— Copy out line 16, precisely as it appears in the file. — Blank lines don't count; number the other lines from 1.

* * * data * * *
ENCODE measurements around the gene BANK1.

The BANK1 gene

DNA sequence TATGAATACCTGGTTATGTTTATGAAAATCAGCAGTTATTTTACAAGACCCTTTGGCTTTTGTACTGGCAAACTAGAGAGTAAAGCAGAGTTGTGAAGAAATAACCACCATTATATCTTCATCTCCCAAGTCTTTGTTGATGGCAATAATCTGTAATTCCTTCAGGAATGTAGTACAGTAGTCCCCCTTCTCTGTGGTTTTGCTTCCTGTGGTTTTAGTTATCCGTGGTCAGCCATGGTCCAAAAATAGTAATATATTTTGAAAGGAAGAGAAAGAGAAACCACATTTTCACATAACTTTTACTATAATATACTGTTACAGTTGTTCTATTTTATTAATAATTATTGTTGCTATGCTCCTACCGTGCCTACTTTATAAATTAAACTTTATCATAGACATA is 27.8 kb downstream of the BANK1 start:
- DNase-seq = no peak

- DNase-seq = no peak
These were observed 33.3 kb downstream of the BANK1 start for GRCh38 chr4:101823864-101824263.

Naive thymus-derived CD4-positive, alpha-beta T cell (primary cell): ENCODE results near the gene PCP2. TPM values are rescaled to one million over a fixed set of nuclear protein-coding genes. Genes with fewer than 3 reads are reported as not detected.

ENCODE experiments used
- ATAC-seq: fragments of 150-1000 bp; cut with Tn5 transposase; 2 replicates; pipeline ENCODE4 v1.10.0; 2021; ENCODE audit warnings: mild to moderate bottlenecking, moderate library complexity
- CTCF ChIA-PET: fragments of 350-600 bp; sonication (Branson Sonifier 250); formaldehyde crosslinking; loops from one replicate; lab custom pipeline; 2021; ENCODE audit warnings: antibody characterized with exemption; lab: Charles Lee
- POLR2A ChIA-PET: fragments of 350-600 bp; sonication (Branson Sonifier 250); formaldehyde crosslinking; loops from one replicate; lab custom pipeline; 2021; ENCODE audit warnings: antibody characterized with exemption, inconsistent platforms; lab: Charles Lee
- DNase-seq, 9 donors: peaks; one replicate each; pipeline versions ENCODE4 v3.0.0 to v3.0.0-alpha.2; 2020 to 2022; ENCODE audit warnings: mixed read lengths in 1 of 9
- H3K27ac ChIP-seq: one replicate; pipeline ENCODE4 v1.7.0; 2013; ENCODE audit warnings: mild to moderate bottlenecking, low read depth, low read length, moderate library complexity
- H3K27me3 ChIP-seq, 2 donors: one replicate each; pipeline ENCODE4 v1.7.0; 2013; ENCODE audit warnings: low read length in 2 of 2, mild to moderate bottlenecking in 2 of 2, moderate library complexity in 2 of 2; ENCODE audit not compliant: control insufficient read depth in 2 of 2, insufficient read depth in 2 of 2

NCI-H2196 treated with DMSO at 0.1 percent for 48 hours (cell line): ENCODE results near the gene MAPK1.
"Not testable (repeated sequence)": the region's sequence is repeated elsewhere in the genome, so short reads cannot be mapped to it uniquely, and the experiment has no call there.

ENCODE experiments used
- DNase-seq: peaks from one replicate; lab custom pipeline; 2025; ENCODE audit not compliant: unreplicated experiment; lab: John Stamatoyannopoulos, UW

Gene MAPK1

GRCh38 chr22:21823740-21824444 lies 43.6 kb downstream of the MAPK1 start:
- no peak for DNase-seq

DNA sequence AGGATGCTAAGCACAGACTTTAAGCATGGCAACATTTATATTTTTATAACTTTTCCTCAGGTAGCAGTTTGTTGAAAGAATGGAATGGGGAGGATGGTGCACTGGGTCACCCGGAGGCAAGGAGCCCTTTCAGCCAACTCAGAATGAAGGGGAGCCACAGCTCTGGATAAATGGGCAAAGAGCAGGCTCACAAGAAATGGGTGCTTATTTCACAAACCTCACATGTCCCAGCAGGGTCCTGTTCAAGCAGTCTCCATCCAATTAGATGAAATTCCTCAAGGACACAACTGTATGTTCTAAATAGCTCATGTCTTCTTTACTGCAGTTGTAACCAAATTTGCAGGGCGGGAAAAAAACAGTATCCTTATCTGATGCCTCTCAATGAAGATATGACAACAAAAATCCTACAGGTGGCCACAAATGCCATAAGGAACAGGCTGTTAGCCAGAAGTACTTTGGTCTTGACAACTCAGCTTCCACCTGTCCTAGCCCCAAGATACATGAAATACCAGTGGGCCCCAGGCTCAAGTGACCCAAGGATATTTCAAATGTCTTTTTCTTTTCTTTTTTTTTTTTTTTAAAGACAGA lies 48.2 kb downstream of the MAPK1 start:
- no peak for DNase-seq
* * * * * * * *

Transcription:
"Not testable (repeated sequence)": the region's sequence is repeated elsewhere in the genome, so short reads cannot be mapped to it uniquely, and the experiment has no call there.